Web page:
Maybe you came of age during the bobby socks, soda fountain, and juke box era, or perhaps your teen years came during the big hair, neon clothes, MTV period. Maybe you rocked on during the hippie 70s or grunged out in the 90s. No matter your age or taste in music, your parents might have fretted about your listening habits or how much TV you watched.
Parents of kids these days have a lot more to worry about. Teenagers now have practically every song ever recorded, every tv show ever made, in their pockets. With a few clicks, they can access anything and everything. They also have social media apps like TikTok, SnapChat, Instagram, and Discord commanding, even demanding, their attention. And the grown-ups are extra worried.
In May, United States Surgeon General Vivek Murthy released an advisory on the mental health crisis amongst adolescents and its potential relationship to social media.
His advisory mentions some shocking statistics: “Social media use by youth is nearly universal. Up to 95% of youth ages 13–17 report using a social media platform, with more than a third saying they use social media “almost constantly.” Although age 13 is commonly the required minimum age used by social media platforms in the U.S., nearly 40% of children ages 8–12 use social media.”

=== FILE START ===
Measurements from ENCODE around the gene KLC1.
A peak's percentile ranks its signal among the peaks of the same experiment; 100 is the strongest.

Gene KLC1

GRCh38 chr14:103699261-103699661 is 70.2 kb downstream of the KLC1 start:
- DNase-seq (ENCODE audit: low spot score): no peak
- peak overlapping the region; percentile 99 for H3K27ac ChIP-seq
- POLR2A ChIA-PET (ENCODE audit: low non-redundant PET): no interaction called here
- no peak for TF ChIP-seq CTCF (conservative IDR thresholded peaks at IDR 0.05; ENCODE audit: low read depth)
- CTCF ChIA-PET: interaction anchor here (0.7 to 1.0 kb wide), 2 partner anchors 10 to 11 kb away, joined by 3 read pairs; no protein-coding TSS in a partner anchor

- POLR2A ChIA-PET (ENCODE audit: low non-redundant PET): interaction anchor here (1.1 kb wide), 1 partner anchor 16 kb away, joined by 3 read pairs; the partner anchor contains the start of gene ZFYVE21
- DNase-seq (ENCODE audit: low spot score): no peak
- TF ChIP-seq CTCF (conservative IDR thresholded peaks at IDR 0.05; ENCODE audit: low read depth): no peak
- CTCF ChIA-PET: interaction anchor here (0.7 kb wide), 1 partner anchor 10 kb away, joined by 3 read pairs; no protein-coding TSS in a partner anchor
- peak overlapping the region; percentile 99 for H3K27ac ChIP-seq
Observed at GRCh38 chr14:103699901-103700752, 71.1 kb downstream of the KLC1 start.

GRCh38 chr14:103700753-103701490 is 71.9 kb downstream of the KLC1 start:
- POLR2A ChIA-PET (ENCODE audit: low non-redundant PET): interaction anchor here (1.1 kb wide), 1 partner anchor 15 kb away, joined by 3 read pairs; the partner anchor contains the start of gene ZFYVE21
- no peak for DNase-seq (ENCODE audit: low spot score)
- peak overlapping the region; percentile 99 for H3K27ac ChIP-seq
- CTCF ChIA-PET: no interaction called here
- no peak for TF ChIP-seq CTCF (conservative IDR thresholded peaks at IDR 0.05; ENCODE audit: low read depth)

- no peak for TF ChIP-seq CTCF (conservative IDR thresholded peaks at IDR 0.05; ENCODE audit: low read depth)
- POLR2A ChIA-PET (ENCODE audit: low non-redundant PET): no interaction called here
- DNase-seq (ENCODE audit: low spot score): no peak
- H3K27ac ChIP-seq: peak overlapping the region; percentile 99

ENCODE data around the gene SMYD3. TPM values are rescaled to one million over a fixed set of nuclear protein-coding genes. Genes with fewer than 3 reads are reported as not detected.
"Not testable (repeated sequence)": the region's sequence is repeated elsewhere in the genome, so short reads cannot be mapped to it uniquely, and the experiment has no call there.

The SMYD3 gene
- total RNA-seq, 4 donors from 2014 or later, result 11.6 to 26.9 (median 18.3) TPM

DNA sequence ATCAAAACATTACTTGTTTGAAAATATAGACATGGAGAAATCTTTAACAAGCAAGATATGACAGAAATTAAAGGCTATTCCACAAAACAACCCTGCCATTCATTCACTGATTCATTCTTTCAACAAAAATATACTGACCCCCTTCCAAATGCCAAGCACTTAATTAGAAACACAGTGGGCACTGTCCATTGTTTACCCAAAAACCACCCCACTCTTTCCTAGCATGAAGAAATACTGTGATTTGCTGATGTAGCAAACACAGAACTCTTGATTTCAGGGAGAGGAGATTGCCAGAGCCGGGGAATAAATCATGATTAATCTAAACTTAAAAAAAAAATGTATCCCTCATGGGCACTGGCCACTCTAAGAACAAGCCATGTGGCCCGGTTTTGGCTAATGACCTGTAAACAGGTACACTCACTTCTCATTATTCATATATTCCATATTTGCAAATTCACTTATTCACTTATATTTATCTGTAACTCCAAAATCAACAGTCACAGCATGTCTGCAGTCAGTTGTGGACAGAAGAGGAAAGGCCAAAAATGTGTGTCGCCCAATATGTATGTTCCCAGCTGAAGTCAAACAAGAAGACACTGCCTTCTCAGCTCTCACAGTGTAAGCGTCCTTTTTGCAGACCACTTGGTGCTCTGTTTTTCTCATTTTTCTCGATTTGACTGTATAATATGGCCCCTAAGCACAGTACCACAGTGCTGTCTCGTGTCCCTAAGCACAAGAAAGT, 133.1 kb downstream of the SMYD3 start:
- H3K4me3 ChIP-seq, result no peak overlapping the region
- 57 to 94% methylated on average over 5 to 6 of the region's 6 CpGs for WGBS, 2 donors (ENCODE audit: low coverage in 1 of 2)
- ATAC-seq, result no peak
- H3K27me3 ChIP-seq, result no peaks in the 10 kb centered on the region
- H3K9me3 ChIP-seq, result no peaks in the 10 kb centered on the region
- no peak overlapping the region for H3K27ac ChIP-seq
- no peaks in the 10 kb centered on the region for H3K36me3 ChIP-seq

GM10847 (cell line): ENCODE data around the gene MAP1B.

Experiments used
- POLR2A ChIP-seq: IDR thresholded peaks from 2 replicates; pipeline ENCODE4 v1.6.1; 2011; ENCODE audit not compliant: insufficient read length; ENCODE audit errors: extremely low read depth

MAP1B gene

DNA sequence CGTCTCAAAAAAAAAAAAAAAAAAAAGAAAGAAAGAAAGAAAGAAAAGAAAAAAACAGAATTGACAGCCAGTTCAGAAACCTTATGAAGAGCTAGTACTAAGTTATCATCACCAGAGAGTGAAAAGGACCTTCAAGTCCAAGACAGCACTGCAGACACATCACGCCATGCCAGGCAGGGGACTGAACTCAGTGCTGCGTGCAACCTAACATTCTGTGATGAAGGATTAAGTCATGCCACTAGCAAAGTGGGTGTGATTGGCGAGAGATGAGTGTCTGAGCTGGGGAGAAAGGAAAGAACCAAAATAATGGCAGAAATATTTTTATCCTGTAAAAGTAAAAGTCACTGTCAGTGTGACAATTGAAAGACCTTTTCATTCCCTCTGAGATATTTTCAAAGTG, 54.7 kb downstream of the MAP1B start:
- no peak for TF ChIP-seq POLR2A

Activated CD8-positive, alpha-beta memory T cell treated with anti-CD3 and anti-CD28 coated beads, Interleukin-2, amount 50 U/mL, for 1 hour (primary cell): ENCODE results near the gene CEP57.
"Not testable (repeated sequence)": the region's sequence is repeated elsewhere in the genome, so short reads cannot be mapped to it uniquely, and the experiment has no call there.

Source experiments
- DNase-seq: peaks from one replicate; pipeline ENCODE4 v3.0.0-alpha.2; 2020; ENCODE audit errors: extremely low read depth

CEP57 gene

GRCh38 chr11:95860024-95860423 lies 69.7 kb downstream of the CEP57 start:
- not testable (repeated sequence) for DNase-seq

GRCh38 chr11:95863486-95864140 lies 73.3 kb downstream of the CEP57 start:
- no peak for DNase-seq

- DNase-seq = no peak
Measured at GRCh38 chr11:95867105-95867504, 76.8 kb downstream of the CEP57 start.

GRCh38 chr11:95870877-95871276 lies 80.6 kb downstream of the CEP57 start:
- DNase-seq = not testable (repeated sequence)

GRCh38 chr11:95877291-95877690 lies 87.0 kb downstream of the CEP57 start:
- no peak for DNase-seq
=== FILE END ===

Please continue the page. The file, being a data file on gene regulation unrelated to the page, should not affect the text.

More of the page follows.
Despite the fact that “everybody’s doing it,” we don’t know exactly what the effects are of the ubiquitous use of social media. The advisory cites the concerns of a huge group of people about the effect of social media on the mental health of adolescents, including researchers, parents and caregivers, young people, and healthcare experts.
What is clear is that adolescents are in a mental health crisis, with instances of suicidal ideation, eating disorders, body dysmorphia, extreme anxiety and depression, and self-harm on the rise.
In addition to families, school districts bear the brunt of this mental health crisis. Not only are they dealing with constant classroom disruptions, but they are also providing unprecedented rates of mental health support, which is expensive, and, alas, sometimes political. Social media companies are making money hand over fist, while families and schools are spending an egregious amount of money to try to respond to the negative effects of social media use.
Social media is not all bad, of course, but when the company’s algorithm constantly leads a healthy teenager to sites about binging and purging or obsessively exercising, damage can be done. Social media companies should be ensuring that children are safe online, and they’re often not doing that.
Please let us know if your family or someone you know has been adversely affected by social media use.